Rabbi Yosef Haim Sitruk,who served for many years as the chief rabbi of France, passed away this morning (Sunday) in a local hospital at the age of 71.
About fifteen years ago Rabbi Sitruk suffered a stroke and the name Haim (life) was added to his original name, as is the tradition when a person is severely ill. Recently Rabbi Sitruk was hospitalized locally and this morning passed away.
The Shas party published a statement in the name of the party and Rabbi Shalom Cohen, head of the Porat Yosef yeshiva and the Shas council of Torah sages, in which they mourned the loss of "this great man, the illustrious Rabbi Yossef Haim Sitruk of blessed memory, who served as the chief rabbi of France for decades and ably led his community."
Rabbi Sitruk served as the rabbi of Strasbourg and Marseilles before becoming the French chief rabbi. He "elevated French Jewry in the manner and tradition received from previous generations, worked with pleasantness and charm to bring people to love of God and maintained strong connections with the French government in order to promote the needs of the French Jewish community," according to the Shas party statement.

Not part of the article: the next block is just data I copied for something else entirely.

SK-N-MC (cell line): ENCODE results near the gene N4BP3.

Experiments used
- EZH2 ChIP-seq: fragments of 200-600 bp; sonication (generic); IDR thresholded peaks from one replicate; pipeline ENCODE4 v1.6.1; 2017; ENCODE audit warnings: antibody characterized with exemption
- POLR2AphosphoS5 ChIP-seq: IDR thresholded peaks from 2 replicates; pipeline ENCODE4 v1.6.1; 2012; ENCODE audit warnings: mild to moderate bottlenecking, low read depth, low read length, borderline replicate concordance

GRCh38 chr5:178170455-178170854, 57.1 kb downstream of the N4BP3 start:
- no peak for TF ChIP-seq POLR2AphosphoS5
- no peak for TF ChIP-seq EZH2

Rabbi Sitruk also maintained a warm relationship with the late former Chief Sephardi Rabbi Ovadia Yosef, with whom he consulted frequently on communal issues.
A few months ago Rabbi Sitruk was interviewed on the Paris-based Radio J and termed the gay Pride Parade in Tel Aviv an "abomination" and an "attempt at the moral extermination of the People of Israel". He called for "a radical response" to the parade.
"The Torah states that homosexuality is an abomination and deems it a human failure," he explained. "The danger appears to me serious enough that everyone ought to openly express their outrage at such a transgression."
Rabbi Sitruk was speaking as tens of thousands of people marched in Tel Aviv at the 23rd gay Pride Parade. "I hope that listeners will respond in a radical way to this abomination," he added. His statements received a mixed response in the local Jewish community, with observant Jews supporting them.